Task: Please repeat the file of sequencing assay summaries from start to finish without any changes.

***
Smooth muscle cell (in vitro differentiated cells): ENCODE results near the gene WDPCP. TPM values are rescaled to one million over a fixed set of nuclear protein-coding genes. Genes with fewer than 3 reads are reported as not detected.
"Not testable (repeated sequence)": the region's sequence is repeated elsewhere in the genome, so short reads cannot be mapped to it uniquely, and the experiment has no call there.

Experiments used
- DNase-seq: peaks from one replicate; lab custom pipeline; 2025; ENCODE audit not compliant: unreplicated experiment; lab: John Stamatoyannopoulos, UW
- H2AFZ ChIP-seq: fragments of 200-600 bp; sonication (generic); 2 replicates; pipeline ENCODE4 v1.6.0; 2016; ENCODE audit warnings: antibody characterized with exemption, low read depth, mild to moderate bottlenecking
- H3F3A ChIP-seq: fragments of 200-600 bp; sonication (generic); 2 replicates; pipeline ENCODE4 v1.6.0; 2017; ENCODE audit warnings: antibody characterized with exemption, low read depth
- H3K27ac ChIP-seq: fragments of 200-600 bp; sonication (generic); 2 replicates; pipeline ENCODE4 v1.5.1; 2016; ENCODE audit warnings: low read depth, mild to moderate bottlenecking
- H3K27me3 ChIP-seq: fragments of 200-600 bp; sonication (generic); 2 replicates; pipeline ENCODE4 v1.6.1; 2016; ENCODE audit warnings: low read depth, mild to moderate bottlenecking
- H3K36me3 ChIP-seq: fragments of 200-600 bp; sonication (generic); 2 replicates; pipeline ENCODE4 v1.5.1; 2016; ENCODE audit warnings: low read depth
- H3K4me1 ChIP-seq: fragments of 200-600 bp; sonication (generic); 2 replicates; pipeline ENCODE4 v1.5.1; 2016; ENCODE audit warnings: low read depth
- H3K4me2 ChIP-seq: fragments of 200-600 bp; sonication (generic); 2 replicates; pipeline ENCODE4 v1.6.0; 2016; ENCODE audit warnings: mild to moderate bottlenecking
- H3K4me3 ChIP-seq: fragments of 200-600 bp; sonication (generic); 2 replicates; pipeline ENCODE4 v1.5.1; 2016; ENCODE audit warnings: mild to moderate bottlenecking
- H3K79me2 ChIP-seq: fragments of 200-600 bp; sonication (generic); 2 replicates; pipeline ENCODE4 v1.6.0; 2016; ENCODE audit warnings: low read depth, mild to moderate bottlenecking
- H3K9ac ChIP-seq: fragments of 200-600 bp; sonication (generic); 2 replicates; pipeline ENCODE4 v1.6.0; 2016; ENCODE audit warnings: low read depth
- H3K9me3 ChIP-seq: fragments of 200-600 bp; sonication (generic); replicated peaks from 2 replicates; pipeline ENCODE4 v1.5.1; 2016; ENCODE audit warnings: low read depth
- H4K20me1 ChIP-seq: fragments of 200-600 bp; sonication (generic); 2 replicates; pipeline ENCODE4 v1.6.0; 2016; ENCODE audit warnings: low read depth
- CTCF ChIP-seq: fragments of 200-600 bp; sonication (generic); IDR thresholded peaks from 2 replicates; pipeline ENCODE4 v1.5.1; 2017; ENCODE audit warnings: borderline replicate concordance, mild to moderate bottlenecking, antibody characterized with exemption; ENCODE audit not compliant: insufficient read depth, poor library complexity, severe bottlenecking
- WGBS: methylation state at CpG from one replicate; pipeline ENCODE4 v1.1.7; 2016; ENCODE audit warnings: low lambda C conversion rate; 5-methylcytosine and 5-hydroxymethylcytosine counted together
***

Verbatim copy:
Smooth muscle cell (in vitro differentiated cells): ENCODE results near the gene WDPCP. TPM values are rescaled to one million over a fixed set of nuclear protein-coding genes. Genes with fewer than 3 reads are reported as not detected.
"Not testable (repeated sequence)": the region's sequence is repeated elsewhere in the genome, so short reads cannot be mapped to it uniquely, and the experiment has no call there.

Experiments used
- DNase-seq: peaks from one replicate; lab custom pipeline; 2025; ENCODE audit not compliant: unreplicated experiment; lab: John Stamatoyannopoulos, UW
- H2AFZ ChIP-seq: fragments of 200-600 bp; sonication (generic); 2 replicates; pipeline ENCODE4 v1.6.0; 2016; ENCODE audit warnings: antibody characterized with exemption, low read depth, mild to moderate bottlenecking
- H3F3A ChIP-seq: fragments of 200-600 bp; sonication (generic); 2 replicates; pipeline ENCODE4 v1.6.0; 2017; ENCODE audit warnings: antibody characterized with exemption, low read depth
- H3K27ac ChIP-seq: fragments of 200-600 bp; sonication (generic); 2 replicates; pipeline ENCODE4 v1.5.1; 2016; ENCODE audit warnings: low read depth, mild to moderate bottlenecking
- H3K27me3 ChIP-seq: fragments of 200-600 bp; sonication (generic); 2 replicates; pipeline ENCODE4 v1.6.1; 2016; ENCODE audit warnings: low read depth, mild to moderate bottlenecking
- H3K36me3 ChIP-seq: fragments of 200-600 bp; sonication (generic); 2 replicates; pipeline ENCODE4 v1.5.1; 2016; ENCODE audit warnings: low read depth
- H3K4me1 ChIP-seq: fragments of 200-600 bp; sonication (generic); 2 replicates; pipeline ENCODE4 v1.5.1; 2016; ENCODE audit warnings: low read depth
- H3K4me2 ChIP-seq: fragments of 200-600 bp; sonication (generic); 2 replicates; pipeline ENCODE4 v1.6.0; 2016; ENCODE audit warnings: mild to moderate bottlenecking
- H3K4me3 ChIP-seq: fragments of 200-600 bp; sonication (generic); 2 replicates; pipeline ENCODE4 v1.5.1; 2016; ENCODE audit warnings: mild to moderate bottlenecking
- H3K79me2 ChIP-seq: fragments of 200-600 bp; sonication (generic); 2 replicates; pipeline ENCODE4 v1.6.0; 2016; ENCODE audit warnings: low read depth, mild to moderate bottlenecking
- H3K9ac ChIP-seq: fragments of 200-600 bp; sonication (generic); 2 replicates; pipeline ENCODE4 v1.6.0; 2016; ENCODE audit warnings: low read depth
- H3K9me3 ChIP-seq: fragments of 200-600 bp; sonication (generic); replicated peaks from 2 replicates; pipeline ENCODE4 v1.5.1; 2016; ENCODE audit warnings: low read depth
- H4K20me1 ChIP-seq: fragments of 200-600 bp; sonication (generic); 2 replicates; pipeline ENCODE4 v1.6.0; 2016; ENCODE audit warnings: low read depth
- CTCF ChIP-seq: fragments of 200-600 bp; sonication (generic); IDR thresholded peaks from 2 replicates; pipeline ENCODE4 v1.5.1; 2017; ENCODE audit warnings: borderline replicate concordance, mild to moderate bottlenecking, antibody characterized with exemption; ENCODE audit not compliant: insufficient read depth, poor library complexity, severe bottlenecking
- WGBS: methylation state at CpG from one replicate; pipeline ENCODE4 v1.1.7; 2016; ENCODE audit warnings: low lambda C conversion rate; 5-methylcytosine and 5-hydroxymethylcytosine counted together